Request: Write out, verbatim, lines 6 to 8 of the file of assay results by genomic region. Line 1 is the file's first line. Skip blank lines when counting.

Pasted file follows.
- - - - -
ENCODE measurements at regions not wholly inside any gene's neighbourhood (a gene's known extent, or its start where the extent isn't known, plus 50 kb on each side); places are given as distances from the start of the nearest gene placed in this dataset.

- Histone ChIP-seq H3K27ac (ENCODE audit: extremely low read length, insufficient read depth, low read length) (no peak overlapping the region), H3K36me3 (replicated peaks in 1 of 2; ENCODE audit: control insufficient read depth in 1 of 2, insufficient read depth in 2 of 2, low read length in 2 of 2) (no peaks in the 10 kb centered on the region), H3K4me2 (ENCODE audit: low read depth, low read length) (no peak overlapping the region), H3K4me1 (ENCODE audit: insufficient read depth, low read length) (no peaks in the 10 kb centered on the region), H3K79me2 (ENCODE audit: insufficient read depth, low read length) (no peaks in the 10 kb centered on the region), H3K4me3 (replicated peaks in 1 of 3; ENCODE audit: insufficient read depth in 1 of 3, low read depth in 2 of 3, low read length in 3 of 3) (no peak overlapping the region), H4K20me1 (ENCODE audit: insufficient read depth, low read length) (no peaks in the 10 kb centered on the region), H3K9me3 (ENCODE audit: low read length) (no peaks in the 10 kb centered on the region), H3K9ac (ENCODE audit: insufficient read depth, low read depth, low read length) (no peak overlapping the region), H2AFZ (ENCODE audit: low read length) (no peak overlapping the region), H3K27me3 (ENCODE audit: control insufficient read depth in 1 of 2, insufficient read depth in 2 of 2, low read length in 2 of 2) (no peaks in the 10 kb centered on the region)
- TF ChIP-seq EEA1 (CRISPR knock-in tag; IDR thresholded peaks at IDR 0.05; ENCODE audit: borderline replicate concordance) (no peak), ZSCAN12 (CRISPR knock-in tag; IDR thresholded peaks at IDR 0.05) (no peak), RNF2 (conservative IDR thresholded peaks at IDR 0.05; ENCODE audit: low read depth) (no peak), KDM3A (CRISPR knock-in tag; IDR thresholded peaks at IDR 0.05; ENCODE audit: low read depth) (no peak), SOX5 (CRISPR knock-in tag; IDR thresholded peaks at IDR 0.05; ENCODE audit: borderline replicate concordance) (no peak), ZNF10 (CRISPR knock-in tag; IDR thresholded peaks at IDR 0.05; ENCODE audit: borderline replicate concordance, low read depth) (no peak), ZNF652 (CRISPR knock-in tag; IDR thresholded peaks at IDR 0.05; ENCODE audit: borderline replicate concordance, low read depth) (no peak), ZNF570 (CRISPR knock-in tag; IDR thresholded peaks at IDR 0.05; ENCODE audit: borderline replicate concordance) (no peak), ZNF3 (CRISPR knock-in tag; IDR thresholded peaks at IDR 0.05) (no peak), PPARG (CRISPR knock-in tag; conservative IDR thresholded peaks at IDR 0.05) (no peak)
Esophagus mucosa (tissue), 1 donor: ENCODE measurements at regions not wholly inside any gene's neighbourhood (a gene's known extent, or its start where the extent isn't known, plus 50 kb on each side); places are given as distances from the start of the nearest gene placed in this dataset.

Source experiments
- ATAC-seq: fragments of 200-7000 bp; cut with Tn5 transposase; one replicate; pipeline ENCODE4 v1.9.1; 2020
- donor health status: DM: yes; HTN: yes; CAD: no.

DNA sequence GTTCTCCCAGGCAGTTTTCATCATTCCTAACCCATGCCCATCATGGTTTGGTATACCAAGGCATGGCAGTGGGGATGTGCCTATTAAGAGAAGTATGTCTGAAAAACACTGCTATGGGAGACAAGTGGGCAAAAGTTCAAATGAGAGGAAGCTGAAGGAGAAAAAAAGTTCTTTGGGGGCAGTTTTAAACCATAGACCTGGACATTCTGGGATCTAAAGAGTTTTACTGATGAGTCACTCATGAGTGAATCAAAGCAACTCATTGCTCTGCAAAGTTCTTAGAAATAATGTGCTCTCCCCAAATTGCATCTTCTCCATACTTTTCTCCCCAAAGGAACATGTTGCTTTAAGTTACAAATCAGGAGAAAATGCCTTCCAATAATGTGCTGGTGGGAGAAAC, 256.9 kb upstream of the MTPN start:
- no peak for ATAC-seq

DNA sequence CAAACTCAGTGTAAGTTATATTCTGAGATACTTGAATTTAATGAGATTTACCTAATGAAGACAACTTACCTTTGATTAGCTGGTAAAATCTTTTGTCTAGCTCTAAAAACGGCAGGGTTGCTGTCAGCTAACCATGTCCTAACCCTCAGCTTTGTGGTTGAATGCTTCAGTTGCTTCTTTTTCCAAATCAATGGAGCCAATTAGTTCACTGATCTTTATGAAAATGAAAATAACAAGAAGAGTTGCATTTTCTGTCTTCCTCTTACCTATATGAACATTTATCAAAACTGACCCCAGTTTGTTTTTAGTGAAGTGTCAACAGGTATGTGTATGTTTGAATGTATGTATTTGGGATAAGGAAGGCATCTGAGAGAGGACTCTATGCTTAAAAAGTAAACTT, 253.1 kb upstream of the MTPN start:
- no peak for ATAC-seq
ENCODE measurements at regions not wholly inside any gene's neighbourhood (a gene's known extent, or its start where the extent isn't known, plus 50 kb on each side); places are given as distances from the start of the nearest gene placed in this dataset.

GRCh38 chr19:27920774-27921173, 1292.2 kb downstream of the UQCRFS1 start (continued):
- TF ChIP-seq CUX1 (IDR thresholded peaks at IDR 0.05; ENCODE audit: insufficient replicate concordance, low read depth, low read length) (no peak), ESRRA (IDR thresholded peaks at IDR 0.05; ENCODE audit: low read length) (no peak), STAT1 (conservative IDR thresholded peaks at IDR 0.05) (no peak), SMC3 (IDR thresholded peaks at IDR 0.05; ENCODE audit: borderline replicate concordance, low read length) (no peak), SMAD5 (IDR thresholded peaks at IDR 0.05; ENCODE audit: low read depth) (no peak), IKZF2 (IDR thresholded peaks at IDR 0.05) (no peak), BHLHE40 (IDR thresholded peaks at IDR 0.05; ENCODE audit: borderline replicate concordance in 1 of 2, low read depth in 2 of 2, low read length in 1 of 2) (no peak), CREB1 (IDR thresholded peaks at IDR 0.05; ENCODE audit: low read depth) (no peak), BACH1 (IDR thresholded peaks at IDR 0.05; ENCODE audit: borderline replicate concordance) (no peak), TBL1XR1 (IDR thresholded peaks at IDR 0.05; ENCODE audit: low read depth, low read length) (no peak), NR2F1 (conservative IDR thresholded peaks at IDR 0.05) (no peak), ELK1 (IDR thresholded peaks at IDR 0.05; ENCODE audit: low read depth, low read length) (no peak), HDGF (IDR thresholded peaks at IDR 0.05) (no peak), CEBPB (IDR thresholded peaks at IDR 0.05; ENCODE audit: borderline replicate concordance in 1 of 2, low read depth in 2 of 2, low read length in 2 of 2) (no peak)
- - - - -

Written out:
- ATAC-seq: fragments of 200-7000 bp; cut with Tn5 transposase; one replicate; pipeline ENCODE4 v1.9.1; 2020
- donor health status: DM: yes; HTN: yes; CAD: no.

DNA sequence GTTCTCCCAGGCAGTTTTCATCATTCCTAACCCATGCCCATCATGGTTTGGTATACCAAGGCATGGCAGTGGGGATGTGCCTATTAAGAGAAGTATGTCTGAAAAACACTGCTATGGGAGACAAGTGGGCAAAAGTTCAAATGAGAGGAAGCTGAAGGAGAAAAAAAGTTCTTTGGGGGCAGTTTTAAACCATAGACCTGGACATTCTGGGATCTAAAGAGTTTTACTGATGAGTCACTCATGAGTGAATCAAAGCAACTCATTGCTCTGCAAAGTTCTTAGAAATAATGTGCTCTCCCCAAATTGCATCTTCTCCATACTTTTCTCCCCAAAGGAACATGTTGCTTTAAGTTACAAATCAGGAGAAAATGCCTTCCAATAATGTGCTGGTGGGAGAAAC, 256.9 kb upstream of the MTPN start: